Image via CrunchBase
Open Source software has been one of my soapbox subjects for the past two decades. You’ll find it in your smartphone (the Apple iPhone and Android are both based on it), running your car, in your television and much more. It’s Open Source software that has helped thousands of companies develop software solutions that just wouldn’t be possible otherwise.
Intel, who has been providing millions in funding to Universities, is now requiring that the Universities do not use that funding to create patented technology. Which leads us to another subject I’ve written about in the past: Software Patents. These are killing innovation here in the US, and will ultimately cause great, unseen, harm to the entire world economy.
Kudos to Intel for helping to stem the growth of harmful software patents!
Image via CrunchBase
Intel has announced the world’s first 3-D microprocessor transistor for mass production.
It’s a major breakthrough for the semiconductor industry, which has been trying for years to get the microscopic semiconductor structures that make up computer chips into the third dimension.
“This transition to 3-D devices will help us continue Moore’s Law,” said Intel senior fellow Mark Bohr at the news conference Wednesday. “Clearly you can pack more things into a small space if you go vertical with 3-D.”
The Tri-Gate 3-D transistors will be put onto a new line of Intel chips. Dubbed “Ivy Bridge,” the chips are the world’s first mass-produced 22-nanometer microprocessors, which means they also contain the smallest semiconductors yet available on a production chip. Read Full Article at Wired.com
The bad guys are using an exploit against one of the backbone Internet protocols to trick your computer to take you to their site instead of where you think you’re really going. Nasty stuff.
Currently more than 52% of Internet users are exposed to this problem due to ISPs who haven’t properly updated their DNS (Dynamic Name System) servers, but there’s a way you can tell if you’re at risk.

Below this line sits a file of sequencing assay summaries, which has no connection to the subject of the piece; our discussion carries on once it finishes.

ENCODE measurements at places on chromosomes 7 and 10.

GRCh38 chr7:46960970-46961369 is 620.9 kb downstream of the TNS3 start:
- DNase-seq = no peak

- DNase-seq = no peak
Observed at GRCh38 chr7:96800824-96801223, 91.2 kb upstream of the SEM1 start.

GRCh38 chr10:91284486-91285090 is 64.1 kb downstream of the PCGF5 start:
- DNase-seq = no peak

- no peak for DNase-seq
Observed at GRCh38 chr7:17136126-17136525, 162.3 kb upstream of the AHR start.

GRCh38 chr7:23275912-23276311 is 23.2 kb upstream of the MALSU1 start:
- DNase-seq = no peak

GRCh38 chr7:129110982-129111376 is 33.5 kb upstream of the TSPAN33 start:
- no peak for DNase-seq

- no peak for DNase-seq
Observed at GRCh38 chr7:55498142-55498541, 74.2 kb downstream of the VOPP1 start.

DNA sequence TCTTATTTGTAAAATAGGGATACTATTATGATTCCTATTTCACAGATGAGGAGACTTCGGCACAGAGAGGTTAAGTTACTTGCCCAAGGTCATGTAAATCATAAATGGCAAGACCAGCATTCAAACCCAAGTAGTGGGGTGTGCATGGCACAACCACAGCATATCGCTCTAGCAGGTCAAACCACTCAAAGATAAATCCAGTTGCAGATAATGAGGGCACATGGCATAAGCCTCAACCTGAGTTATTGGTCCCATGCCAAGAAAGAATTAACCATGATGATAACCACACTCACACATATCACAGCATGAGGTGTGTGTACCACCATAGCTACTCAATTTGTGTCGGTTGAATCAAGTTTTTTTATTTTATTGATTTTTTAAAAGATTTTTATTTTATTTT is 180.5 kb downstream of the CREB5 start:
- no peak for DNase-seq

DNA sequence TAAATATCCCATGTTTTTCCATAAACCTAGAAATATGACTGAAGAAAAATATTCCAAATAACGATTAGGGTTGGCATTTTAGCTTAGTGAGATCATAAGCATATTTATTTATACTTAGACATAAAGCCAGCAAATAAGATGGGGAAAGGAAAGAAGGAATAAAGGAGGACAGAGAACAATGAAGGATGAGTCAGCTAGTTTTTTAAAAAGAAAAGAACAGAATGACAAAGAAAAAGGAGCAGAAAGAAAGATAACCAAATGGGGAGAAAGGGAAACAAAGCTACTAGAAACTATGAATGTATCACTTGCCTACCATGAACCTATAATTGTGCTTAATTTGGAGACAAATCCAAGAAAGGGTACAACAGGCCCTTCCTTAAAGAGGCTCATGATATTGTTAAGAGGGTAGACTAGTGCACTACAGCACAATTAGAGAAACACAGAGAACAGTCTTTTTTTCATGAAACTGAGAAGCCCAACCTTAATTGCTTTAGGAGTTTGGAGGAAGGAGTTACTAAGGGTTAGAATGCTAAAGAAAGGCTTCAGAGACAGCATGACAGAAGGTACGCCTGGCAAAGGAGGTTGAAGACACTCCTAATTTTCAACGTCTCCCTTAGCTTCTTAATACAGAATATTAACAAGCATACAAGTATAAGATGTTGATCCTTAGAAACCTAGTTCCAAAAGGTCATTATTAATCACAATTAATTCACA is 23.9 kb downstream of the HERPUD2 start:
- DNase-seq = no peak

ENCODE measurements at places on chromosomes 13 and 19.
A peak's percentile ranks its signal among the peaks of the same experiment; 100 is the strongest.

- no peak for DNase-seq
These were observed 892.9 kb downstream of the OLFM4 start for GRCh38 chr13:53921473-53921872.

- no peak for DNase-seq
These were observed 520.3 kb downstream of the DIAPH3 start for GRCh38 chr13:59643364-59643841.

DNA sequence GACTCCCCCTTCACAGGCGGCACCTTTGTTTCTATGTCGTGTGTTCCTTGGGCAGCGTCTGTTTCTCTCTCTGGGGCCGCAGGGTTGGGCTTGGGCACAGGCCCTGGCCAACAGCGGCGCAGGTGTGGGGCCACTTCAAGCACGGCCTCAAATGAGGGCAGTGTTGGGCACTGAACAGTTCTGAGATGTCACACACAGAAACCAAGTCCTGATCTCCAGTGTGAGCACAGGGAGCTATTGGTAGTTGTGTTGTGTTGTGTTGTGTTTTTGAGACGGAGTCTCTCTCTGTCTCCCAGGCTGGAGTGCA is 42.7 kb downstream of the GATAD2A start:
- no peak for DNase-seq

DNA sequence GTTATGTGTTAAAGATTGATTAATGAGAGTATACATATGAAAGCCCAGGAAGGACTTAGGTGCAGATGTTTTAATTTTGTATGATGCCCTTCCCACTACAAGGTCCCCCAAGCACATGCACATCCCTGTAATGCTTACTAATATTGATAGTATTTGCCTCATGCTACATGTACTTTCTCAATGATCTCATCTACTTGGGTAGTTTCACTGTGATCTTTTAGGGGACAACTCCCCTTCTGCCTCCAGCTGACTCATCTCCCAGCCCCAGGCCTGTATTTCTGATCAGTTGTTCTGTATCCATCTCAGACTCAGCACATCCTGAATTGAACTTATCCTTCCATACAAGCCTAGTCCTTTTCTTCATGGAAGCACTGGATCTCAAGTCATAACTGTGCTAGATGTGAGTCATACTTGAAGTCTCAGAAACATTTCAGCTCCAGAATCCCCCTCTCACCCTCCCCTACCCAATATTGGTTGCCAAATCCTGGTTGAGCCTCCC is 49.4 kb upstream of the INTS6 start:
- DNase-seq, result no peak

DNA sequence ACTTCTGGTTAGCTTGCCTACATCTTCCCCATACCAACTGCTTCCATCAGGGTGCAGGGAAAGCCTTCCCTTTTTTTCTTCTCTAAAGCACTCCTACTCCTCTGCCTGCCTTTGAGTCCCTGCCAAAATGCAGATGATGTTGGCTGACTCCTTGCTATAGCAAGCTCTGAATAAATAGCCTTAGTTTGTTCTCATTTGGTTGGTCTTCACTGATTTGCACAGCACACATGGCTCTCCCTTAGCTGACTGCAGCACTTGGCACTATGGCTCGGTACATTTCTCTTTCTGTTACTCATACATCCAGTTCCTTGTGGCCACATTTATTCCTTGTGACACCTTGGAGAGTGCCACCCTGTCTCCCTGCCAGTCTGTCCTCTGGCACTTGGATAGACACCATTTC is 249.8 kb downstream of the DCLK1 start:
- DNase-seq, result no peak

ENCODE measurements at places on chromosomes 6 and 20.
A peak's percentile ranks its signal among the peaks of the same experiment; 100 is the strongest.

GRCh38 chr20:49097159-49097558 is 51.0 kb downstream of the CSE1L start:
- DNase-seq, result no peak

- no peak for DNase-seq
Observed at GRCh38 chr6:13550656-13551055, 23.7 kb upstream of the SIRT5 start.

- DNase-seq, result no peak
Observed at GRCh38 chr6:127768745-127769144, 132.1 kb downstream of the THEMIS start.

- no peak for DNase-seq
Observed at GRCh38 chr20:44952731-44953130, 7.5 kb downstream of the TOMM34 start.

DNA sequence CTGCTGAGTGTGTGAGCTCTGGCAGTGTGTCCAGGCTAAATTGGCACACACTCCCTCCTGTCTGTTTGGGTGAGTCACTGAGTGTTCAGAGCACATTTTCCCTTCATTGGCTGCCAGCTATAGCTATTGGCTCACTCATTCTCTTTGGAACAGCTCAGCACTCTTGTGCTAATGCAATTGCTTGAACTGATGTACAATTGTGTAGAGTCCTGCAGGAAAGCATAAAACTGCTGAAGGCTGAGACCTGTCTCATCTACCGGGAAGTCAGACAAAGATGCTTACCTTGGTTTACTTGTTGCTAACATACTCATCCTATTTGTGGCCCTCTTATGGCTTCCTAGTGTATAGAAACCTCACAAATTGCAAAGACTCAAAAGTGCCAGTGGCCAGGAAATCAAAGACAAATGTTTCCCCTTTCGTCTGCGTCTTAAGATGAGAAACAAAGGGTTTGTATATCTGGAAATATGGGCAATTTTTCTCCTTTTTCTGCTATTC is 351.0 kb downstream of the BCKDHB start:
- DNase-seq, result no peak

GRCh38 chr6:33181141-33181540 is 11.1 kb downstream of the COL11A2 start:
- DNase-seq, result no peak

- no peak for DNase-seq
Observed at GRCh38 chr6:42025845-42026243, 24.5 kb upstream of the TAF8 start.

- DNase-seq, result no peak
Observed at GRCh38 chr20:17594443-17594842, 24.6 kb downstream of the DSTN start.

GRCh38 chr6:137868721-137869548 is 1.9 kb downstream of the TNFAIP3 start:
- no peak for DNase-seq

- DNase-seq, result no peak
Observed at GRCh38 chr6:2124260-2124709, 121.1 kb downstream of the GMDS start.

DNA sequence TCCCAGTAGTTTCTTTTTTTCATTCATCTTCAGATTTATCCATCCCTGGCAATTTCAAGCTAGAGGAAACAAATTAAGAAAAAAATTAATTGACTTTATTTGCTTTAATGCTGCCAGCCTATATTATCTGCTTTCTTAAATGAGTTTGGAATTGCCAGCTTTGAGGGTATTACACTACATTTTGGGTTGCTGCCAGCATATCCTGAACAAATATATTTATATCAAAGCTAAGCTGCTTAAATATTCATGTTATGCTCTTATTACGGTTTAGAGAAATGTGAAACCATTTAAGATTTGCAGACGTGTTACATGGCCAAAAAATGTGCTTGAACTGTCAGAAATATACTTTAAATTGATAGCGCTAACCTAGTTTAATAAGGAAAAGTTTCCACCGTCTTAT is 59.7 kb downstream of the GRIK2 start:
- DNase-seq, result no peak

Visit www.doxpara.com and click on the “Check My DNS” button on the upper right side of the page. It will run a series of tests for you, automatically, and tell you if your machine is at risk. There’s another checker at DNS-OARC and one at the lower left corner of DNSstuff, but you don’t have to run all three.
Business personnel must check their DNS to ensure that there are not problems that could expose personal or proprietary data to criminal enterprises abroad. Failure to do so could result in criminal prosecution for the company themselves — it’s unlikely the true criminals will ever be caught.
Posted in Apple, Intel, Linux, Networking, Security, Windows (Microsoft)
Tagged DNS, DNS Providers, Dan Kaminsky, Domain Name System, Internet service provider, Protocols, Web Tools, World Wide Web
“TechARP has gotten some juicy news from Intel. This time, it’s the top secret details of the Intel 45nm desktop processors, both Yorkfield and Wolfdale with benchmarks and pricing included! ‘As promised earlier, Intel will launch their 45 nm processors by the end of this year. In fact, we have been told that the launch date had already been set at November 11, 2007, so mark your calendars. [...] Code-named Yorkfield XE, the Intel Core 2 Extreme QX9650 will be a quad-core processor built from two 45 nm Wolfdale processor dies. It will displace the Core 2 Extreme QX6850 (Kentsfield) processor as the top desktop processor model until Q3, 2008′”